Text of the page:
I like Acts 13:32-35 for a definition of the Good News by Paul. Here he is actually referencing Psalms and Isaiah.

Acts 13:32-35 (NIV) (Paul speaking)

32 "We tell you the good news: What God promised our ancestors 33 he has fulfilled for us, their children, by raising up Jesus. As it is written in the second Psalm:

"'You are my son; today I have become your father.'

34 God raised him from the dead so that he will never be subject to decay. As God has said,

"'I will give you the holy and sure blessings promised to David.'

35 So it is also stated elsewhere:

"'You will not let your holy one see decay.'

Acts 13:38-39 tells how through Jesus we are forgiven and freed from sin.

Acts 13:38-39 (NIV)

38 “Therefore, my friends, I want you to know that through Jesus the forgiveness of sins is proclaimed to you. 39 Through him everyone who believes is set free from every sin, a justification you were not able to obtain under the law of Moses.

  • Yes, that is the definition according to Paul, after Jesus' death and resurrection. My question is about whether it might differ from what Jesus meant (in Mark 1:15 for example). – ℝaphink Aug 24 '11 at 13:58

The Good News

As stated by the Catechism of the Catholic Church is as Fallows:

The Good News: God has sent his only Son

422 'But when the time had fully come, God sent forth his Son, born of a woman, born under the law, to redeem those who were under the law, so that we might receive adoption as sons.'1 This is 'the gospel of Jesus Christ, the Son of God':'2 God has visited his people. He has fulfilled the promise he made to Abraham and his descendants. He acted far beyond all expectation - he has sent his own 'beloved Son'.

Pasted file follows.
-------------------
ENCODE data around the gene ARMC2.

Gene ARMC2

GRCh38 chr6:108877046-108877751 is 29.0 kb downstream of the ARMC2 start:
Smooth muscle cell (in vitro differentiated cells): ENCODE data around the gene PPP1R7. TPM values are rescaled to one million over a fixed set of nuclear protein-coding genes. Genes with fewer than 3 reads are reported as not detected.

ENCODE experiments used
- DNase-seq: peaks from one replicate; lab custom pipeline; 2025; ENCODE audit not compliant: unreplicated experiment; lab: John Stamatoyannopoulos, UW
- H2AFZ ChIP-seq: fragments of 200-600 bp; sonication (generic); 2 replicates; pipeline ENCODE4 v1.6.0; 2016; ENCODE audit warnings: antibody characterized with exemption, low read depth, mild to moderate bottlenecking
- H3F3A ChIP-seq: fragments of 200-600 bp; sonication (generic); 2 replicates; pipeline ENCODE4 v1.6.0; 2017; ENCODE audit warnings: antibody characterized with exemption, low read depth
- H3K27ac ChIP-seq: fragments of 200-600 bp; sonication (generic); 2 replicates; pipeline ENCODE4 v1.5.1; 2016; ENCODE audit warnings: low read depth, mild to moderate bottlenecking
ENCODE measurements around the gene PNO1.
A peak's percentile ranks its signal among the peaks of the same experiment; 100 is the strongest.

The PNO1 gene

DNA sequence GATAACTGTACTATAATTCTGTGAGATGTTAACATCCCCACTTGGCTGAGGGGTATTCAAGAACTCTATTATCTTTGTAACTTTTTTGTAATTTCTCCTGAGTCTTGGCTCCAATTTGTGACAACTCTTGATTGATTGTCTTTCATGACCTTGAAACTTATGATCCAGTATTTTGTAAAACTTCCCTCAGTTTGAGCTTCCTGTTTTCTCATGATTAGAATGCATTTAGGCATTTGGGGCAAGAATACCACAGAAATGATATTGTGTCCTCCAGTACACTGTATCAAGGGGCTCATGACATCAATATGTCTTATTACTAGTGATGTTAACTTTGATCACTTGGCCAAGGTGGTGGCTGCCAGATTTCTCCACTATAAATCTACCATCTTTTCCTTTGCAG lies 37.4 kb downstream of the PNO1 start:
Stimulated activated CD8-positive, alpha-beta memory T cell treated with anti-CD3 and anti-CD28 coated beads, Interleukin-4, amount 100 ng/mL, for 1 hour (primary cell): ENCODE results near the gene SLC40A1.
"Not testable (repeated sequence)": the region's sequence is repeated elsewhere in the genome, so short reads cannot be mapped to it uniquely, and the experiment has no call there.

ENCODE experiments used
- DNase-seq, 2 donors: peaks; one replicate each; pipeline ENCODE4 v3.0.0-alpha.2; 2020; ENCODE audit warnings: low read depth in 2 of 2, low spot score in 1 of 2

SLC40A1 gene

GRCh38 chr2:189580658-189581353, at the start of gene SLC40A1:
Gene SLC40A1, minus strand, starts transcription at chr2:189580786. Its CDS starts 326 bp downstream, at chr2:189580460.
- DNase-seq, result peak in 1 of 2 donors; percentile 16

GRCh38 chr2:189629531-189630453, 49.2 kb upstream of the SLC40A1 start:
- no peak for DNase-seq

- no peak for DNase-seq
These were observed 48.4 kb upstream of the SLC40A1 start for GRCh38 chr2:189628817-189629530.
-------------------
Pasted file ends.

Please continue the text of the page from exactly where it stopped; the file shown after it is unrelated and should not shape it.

It is easy to suggest that Christ came to die for us, he did not, this was a unfortunate situation made necessary by our sins. The fact that Christ sacrifice was predestined and unavoidable because of our making it so does not change the fact that Christ having to die was on us, not him. Christ came not to die for us, but to give himself to us fully as he did. Although his sacrifice on teh cross was our Redemption and his reserection our Justification, these things are the ways the Good News which was the Incarnation carried out his mission. Surely it is not Good News that we (Yes, you and I) made his sacrifice necessary.